Tag Archives: baseball

Show Me the Money

­­Whether or not college athletes should get paid has become a controversial topic in sports in recent years.

College sports as a whole pull in about twelve billion dollars annually from television, marketing, school ticket sales and student fees, but NCAA players get none of it.

Ninety-six percent of the money the NCAA generates is used to build stadiums and sports facilities, pay staff, coaches and to buy sports equipment.

“I don’t think we should have an actual income for playing,” said CSUN baseball player and starting pitcher Conner O’Neil. “However, I don’t think we should have to pay to go to school either.”

It’s no secret that being a college-student athlete is hard work and takes outstanding time management and balancing skills, but along with that comes many positive benefits and potentially life-changing opportunities.

“I think besides those being on scholarship or getting a free education, they have access to strength and conditioning coaches, sports psychologists, facilities, good coaching,” said CSUN Kinesiology Professor and expert in sports psychology Dr. Jacob Jensen. “I feel like all of that adds up to thousands and thousands of dollars, and I don’t see that they need to be getting paid more than that.”

Electronic Arts’ most popular video games were NCAA Football and NCAA Basketball, but EA Sports has discontinued its college video game series amid lawsuits raised by former players seeking compensation against the NCAA. The students sued the NCAA claiming that the organization had violated US antitrust laws, by prohibiting the athletes from receiving any of the revenue the NCAA earned by selling their likenesses.

Although this topic has been an ongoing debate, what separates professionals from amateurs is the ‘business aspect’ of sports, and that doesn’t seem to be changing any time soon.

Moderator: Kiesha Phillips

Anchor: Celene Zavala

Producer: Jordan Williams

Social Media Editor: Delmy Moran

Reporters: Delmy Moran, Brittni Perez, Kiesha Phillips, Daniel Saad, Jordan Williams, Celene Zavala

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Redshirting: Changing the Game

The growing trend of parents redshirting their children prior to high school athletic competition leaves youth sports torn between ethical values and winning.  

The phenomenon, traditionally used by athletes competing in the NCAA, is now shifting towards kids as early as kindergarten.  This parentinitiated process is a way for a child to gain physical advantages compared to his or her peers, as well as attract the attention of college coaches and recruiters.    

Most organizations and sports programs do not see the practice as enough of a threat to enforce regulations against it. Yet other entities, such as the New Jersey state legislature, are pushing to end redshirting.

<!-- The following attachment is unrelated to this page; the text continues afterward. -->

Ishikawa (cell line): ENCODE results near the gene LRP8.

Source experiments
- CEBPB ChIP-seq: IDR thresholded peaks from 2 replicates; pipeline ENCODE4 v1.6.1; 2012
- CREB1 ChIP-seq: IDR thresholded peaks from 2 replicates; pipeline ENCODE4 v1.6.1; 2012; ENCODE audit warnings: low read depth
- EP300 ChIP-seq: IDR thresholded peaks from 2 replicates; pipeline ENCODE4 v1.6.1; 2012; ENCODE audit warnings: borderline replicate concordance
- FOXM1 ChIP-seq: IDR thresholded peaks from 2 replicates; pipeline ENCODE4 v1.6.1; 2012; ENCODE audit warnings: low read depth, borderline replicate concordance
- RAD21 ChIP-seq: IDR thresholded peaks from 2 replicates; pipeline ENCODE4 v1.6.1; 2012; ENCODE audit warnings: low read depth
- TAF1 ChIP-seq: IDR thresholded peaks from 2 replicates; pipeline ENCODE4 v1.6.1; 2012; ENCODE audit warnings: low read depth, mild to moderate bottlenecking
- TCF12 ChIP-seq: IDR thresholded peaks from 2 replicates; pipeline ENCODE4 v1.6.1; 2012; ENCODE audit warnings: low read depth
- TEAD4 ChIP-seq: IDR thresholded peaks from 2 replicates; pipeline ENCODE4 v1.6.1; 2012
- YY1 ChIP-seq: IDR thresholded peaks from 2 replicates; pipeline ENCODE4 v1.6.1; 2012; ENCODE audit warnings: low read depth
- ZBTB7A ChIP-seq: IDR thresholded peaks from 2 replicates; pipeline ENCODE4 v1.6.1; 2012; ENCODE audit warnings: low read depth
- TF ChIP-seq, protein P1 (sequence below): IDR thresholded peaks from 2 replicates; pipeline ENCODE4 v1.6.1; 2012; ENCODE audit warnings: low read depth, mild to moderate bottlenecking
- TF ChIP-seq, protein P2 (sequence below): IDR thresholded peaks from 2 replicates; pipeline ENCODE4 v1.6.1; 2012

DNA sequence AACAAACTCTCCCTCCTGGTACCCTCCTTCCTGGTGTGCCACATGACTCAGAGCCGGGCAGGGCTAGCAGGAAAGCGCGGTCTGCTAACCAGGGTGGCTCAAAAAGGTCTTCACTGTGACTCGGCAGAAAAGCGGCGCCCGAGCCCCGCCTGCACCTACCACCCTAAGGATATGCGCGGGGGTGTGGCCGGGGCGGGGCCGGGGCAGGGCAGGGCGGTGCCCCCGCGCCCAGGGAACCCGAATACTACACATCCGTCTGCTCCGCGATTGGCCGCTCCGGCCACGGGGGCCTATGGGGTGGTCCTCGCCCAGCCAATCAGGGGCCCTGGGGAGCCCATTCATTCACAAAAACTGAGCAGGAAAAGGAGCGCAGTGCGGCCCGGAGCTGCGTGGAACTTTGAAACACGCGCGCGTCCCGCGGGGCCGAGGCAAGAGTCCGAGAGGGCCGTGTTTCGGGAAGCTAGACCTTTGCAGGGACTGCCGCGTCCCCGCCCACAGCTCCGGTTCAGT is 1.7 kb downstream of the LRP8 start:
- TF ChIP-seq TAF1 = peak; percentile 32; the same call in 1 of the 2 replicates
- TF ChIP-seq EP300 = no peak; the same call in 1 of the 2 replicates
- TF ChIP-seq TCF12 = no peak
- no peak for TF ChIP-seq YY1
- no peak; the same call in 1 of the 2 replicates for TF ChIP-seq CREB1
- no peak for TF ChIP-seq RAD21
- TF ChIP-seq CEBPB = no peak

“Right now, it’s not [considered] cheating,” New Jersey State Senator Richard Codey (D-Essex) said, “but we know it is. It’s trying to game the system.”  

Despite several gray areas in the bill, many do believe parents should take into consideration all the ramifications of such actions.

“We really need to think about kids’ rights to an open future,” CSUN Kinesiology Professor Doug McLaughlin said. “Some people in our society value sports too much, which causes people to do things that are problematic.” McLaughlin said if parents decide to redshirt their children for sports, they have only a 50-50 chance at best of seeing success after high school.

A Notre Dame University study found that kids who repeat a year of school between kindergarten and sixth grade, are 60 percent less likely to finish high school.

“It’s tough enough to be a teenage boy and have your parents tell you you’re not good enough so we are going to hold you back,” said President of William S. Hart Baseball, Michael Eberle. “The kids are [the] victims at stake.  I’m just not sure that is a positive message.”

Former college football player and current high school football coach Trajuan Briggs said his perspective on the trend has changed through the years.

“As a player on the high school level, I thought it was a bit unfair.  Since this kid is now in my recruiting class, what if he gets the scholarship I was suppose to get?” Briggs said.  “Once I got to college, my outlook on those types of players changed.  It didn’t bother me at all.  I knew I was going to have to compete with 23-year-old juniors as a freshman and rely on my skills.”

As a coach, Briggs has seen the trend occur several times.  

“It goes back to Pop Warner, where kids are being held back by the parents,” Briggs said. “And believe it or not, a lot of high school coaches look for that.  They feel like it is an on field advantage.” 

 

Moderator: Harry Bennett III

Anchor: Ayo Adelaja

Producer: Haley Kramer

Social Media Editors: Valerie Hernandez and Sofia Levin

Reporters: Harry Bennett III, Jarvis Haren, Valerie Hernandez, Haley Kramer, Sofia Levin and Mariah Robinson

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